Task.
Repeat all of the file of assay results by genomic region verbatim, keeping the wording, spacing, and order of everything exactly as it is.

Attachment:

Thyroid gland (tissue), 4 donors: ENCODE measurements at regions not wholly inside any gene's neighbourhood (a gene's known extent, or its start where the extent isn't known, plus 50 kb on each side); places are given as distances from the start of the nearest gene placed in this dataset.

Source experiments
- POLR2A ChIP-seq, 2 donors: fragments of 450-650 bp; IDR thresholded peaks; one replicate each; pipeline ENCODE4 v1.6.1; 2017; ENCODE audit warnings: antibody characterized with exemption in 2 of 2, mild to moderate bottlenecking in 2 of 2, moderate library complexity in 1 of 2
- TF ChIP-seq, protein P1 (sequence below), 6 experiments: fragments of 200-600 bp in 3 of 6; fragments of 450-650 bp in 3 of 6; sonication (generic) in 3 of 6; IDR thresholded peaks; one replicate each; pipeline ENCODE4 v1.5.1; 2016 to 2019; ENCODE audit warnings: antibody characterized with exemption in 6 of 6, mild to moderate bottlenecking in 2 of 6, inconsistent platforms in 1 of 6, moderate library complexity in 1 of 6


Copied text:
Thyroid gland (tissue), 4 donors: ENCODE measurements at regions not wholly inside any gene's neighbourhood (a gene's known extent, or its start where the extent isn't known, plus 50 kb on each side); places are given as distances from the start of the nearest gene placed in this dataset.

Source experiments
- POLR2A ChIP-seq, 2 donors: fragments of 450-650 bp; IDR thresholded peaks; one replicate each; pipeline ENCODE4 v1.6.1; 2017; ENCODE audit warnings: antibody characterized with exemption in 2 of 2, mild to moderate bottlenecking in 2 of 2, moderate library complexity in 1 of 2
- TF ChIP-seq, protein P1 (sequence below), 6 experiments: fragments of 200-600 bp in 3 of 6; fragments of 450-650 bp in 3 of 6; sonication (generic) in 3 of 6; IDR thresholded peaks; one replicate each; pipeline ENCODE4 v1.5.1; 2016 to 2019; ENCODE audit warnings: antibody characterized with exemption in 6 of 6, mild to moderate bottlenecking in 2 of 6, inconsistent platforms in 1 of 6, moderate library complexity in 1 of 6